Belgium’s firm inks financial deal on Kenya’s wind farm

Belgium firm Electrawinds has signed cooperation agreement with International Finance Corporation (IFC) to jointly develop a large-scale wind project in coastal Kenya in early 2014.

Electrawinds and IFC InfraVentures, a 100 million U.S. dollars five-year fund created by IFC to fund private infrastructure projects, said the planned 235 million dollars wind farm is to have an installed capacity of 90 MW.

“Electrawinds and IFC will share the project development efforts and the proven track record of IFC is expected to contribute in securing the necessary project finance,” the Belgian company said in a statement received in Nairobi on Wednesday.

The Luxembourg-based company has developed the Mpeketoni wind farm, which is located about 20 km from the site of the proposed Lamu port, since 2011 and considers IFC InfraVentures to be a key partner to further develop, finance and, eventually, operate the future wind farm.

“Now that a joint commitment has been made, a joint development team has been set up to further develop the project. After having obtained the environmental permit, it is expected that the planning permission will also be obtained — later this year,” the statement said.

The East African nation expects to add 131 megawatts (MW) of wind generated electricity to its national grid by end of 2014 based on the progress made by approved wind power projects.

Principal Secretary in the Ministry of Energy Patrick Nyoike said a 60MW wind power project by Aeolus Kenya is expected to break ground any time from now following the 150-million-dollar financial closure in March.

“The progress is good and several wind power companies have already signed power purchase agreements with the Kenya Power Company,” Nyoike told Xinhua an interview in Nairobi last month.

Progress of wind power generation in Kenya has been slow, attributed partly to the long time it takes to collect wind data and the huge investment outlay needed to finance the projects.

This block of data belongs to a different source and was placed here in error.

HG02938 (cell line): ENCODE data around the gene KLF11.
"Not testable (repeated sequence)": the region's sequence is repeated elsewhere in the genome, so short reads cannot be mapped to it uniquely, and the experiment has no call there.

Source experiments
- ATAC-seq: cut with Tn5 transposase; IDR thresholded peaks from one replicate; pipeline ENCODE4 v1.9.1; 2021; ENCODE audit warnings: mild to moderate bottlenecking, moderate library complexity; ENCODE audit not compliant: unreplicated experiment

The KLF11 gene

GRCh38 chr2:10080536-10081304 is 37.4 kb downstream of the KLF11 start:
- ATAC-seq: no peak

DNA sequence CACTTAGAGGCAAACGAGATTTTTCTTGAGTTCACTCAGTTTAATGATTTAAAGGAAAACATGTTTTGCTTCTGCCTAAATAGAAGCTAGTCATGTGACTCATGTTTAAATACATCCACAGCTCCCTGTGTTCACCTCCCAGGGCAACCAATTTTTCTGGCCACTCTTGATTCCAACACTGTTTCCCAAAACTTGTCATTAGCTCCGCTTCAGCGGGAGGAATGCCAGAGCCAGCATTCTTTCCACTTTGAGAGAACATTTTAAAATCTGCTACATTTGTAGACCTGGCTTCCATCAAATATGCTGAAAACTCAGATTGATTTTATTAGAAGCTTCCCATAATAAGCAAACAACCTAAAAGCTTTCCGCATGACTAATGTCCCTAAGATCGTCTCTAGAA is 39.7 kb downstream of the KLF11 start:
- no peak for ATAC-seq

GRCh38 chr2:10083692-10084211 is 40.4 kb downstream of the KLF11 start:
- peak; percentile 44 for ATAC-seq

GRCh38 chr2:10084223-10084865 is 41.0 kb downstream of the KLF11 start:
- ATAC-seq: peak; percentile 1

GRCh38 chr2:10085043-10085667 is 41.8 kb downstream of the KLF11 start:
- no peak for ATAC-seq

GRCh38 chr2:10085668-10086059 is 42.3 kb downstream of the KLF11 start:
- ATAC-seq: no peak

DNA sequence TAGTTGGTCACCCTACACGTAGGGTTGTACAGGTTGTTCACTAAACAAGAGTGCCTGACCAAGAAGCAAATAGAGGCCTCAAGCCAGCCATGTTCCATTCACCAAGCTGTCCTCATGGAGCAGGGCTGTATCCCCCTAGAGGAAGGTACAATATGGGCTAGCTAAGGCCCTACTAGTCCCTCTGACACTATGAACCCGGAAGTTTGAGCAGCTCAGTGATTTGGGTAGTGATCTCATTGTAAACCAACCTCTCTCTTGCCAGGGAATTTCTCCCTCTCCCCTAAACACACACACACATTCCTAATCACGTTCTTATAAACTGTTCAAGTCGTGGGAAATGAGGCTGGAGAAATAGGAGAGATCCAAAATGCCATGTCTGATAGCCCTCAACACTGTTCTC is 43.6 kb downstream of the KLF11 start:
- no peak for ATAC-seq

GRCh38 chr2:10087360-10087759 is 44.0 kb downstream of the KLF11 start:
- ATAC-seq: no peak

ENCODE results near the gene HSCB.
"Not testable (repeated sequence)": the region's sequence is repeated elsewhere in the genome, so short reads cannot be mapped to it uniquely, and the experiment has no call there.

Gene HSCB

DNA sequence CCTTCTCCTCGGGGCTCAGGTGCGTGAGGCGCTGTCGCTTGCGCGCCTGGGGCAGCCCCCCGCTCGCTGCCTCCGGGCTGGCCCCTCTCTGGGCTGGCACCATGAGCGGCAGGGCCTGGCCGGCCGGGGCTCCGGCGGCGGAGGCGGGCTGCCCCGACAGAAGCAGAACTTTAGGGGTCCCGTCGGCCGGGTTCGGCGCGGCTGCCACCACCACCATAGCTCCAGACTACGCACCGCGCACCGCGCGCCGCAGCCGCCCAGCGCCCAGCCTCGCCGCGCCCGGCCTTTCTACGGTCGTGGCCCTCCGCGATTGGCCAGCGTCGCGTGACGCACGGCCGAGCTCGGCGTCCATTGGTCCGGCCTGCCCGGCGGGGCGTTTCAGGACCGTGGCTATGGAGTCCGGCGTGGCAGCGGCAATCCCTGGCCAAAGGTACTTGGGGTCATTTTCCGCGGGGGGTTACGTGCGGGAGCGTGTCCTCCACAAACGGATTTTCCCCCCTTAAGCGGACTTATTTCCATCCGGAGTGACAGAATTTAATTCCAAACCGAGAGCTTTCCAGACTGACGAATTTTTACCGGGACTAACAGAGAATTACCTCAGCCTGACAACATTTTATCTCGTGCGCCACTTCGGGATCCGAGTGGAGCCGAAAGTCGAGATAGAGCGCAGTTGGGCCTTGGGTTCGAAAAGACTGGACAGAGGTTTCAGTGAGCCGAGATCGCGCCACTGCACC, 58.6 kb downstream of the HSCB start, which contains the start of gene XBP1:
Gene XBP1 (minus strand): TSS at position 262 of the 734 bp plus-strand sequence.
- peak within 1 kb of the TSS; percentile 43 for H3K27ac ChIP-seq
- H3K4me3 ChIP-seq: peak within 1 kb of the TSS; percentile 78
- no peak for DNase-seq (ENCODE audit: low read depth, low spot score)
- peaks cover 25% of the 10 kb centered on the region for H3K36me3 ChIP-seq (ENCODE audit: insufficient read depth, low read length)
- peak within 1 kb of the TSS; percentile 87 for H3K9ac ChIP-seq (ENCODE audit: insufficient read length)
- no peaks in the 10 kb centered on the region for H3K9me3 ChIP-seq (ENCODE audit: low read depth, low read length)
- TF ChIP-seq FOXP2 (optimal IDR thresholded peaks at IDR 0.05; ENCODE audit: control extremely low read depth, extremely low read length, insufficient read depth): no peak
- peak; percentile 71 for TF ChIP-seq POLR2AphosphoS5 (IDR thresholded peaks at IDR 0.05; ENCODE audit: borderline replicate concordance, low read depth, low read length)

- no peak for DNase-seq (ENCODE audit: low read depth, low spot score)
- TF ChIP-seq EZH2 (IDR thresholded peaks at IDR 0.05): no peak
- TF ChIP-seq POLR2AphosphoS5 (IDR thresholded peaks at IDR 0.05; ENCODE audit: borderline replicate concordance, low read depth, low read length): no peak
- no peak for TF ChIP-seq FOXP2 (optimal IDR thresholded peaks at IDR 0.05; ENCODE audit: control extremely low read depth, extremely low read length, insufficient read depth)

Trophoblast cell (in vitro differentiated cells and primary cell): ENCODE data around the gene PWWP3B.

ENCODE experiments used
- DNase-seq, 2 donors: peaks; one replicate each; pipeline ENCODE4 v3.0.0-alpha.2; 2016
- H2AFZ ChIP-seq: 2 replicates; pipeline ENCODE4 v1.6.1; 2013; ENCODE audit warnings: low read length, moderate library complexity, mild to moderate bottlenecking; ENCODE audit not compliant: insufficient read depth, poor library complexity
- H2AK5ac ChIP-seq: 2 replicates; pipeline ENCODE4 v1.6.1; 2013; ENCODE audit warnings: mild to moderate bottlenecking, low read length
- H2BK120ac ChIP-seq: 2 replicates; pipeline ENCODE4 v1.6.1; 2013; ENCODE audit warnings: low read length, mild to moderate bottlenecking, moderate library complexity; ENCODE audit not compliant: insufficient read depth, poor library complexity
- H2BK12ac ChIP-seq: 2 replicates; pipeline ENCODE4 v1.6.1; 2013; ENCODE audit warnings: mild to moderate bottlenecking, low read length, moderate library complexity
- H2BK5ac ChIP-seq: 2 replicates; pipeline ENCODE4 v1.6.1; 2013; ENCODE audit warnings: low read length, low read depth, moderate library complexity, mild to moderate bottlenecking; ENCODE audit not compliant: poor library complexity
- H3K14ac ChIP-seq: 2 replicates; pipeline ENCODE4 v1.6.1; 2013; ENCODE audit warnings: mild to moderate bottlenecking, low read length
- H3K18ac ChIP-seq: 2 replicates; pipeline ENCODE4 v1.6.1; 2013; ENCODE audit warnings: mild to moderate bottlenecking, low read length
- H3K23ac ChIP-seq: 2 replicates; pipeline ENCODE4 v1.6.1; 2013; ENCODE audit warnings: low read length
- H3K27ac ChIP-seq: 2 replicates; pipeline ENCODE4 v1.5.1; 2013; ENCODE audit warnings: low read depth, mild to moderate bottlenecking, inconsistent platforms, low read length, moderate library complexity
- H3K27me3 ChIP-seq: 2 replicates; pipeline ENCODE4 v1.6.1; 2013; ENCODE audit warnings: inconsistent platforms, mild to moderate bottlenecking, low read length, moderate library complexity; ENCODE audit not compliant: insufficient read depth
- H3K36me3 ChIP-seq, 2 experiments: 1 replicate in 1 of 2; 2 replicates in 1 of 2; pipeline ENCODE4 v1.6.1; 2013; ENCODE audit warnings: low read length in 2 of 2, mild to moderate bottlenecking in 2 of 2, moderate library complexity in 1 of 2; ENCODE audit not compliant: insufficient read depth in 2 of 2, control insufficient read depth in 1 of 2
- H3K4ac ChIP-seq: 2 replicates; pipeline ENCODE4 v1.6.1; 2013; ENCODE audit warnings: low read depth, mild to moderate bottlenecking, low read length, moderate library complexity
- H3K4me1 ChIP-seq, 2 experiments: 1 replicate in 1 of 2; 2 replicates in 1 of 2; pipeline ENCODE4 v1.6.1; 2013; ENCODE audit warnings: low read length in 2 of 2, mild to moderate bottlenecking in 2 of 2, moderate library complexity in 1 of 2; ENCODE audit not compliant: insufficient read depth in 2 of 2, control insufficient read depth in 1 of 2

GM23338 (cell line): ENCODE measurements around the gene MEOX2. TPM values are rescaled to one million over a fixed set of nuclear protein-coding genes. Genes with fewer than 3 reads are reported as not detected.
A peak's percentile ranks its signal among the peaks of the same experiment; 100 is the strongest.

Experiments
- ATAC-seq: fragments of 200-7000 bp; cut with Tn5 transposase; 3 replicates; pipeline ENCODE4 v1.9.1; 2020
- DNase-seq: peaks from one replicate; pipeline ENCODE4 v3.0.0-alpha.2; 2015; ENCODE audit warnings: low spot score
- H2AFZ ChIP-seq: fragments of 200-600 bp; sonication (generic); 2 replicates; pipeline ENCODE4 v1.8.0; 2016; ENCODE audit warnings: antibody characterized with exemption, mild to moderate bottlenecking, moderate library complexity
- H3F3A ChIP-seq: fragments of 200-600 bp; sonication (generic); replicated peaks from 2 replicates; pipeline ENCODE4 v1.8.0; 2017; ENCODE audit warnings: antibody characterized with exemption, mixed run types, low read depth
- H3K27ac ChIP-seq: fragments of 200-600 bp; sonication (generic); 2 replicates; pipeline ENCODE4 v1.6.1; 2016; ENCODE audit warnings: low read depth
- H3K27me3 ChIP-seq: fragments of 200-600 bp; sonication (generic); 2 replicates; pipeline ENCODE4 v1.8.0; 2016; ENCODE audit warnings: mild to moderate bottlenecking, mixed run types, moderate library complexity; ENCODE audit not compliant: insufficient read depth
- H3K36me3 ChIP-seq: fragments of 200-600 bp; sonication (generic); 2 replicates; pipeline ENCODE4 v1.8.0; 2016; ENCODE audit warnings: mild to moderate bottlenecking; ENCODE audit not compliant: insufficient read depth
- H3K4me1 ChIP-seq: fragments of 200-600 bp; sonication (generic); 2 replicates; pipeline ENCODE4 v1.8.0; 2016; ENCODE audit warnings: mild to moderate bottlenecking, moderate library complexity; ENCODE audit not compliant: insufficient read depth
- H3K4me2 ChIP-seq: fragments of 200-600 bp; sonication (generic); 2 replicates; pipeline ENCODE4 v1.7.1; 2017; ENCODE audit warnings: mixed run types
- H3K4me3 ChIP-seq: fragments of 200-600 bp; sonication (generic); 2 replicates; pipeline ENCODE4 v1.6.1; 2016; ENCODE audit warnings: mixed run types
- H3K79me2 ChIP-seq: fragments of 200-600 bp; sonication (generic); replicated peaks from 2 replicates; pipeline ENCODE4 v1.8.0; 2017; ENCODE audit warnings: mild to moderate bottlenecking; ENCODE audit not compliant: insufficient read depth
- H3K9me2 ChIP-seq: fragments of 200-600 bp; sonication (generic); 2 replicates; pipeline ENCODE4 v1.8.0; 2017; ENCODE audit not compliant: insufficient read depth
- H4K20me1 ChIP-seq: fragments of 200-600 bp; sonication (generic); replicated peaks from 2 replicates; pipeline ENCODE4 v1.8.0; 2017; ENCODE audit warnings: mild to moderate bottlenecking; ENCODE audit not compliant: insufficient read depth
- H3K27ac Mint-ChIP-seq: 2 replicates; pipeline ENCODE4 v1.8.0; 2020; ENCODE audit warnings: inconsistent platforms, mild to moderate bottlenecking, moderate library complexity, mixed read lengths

Power generator, KenGen that is majority owned by the Kenya government, is also expected to add 21 MW of wind generated electricity to its current generation of 5.1, located at Ngong Hills, 29 km northeast of the capital.

The East African nation has been facing unreliable supply of electricity highlighted by frequent power blackouts mainly blamed on higher demand than current installed capacity.

Even more worrying is that the electricity tariff is second highest in East Africa and analysts say harnessing power from geothermal is a capital intensive and high risk venture, which has scared away most, would be explorers.

Electrawinds and IFC InfraVentures said they are firming up their common ambition to provide Kenya with a major incentive for renewable energy following the signing of the cooperation deal.

“Depending on which turbines will be selected, the wind farm in Mpeketoni will consist of between 36 and 45 turbines. The project site spans an area of 800 hectares and is located some 20 km from the new seaport of Lamu which — thanks to current expansion — is gaining in economic importance,” the statement said.

It is expected that the economic growth in the area will be accompanied by an increase in local electricity consumption. The Mpeketoni wind farm can help satisfy this need for additional capacity.

Kenya’s current electricity demand is 1,191 MW while the effective installed capacity under normal hydrology is 1,429 MW.

Hydro sources contribute 52.1 percent of total electricity, thermal 32.5 percent, geothermal 13.2 percent, baggase 1.8 percent and wind 0.4 percent.